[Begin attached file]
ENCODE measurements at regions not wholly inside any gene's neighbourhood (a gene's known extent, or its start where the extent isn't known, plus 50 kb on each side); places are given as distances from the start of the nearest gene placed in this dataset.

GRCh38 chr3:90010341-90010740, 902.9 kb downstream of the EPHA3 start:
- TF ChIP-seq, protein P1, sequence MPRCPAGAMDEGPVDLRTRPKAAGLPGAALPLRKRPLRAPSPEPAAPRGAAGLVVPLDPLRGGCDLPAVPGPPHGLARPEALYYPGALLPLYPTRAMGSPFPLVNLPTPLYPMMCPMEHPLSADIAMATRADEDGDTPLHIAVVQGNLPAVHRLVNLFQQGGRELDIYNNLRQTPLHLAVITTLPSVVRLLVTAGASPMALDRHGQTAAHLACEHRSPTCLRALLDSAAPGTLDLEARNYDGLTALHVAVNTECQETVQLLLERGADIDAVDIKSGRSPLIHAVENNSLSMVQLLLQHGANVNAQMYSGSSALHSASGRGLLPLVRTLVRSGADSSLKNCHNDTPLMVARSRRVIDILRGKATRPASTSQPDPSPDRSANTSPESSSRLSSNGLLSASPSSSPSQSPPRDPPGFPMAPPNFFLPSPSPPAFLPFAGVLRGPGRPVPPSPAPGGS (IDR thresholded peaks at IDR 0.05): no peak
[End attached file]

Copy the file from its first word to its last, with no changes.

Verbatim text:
ENCODE measurements at regions not wholly inside any gene's neighbourhood (a gene's known extent, or its start where the extent isn't known, plus 50 kb on each side); places are given as distances from the start of the nearest gene placed in this dataset.

GRCh38 chr3:90010341-90010740, 902.9 kb downstream of the EPHA3 start:
- TF ChIP-seq, protein P1, sequence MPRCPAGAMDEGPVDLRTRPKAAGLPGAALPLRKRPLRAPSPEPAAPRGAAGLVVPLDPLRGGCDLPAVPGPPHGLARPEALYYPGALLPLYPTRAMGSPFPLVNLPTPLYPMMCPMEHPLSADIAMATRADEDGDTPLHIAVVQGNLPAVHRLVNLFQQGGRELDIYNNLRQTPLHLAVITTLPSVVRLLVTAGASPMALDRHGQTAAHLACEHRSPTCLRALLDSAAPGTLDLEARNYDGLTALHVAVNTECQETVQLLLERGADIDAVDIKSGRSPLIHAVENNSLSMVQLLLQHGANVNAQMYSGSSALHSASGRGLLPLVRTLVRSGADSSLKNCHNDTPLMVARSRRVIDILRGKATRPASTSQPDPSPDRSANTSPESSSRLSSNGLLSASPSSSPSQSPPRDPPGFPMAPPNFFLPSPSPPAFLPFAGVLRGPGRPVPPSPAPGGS (IDR thresholded peaks at IDR 0.05): no peak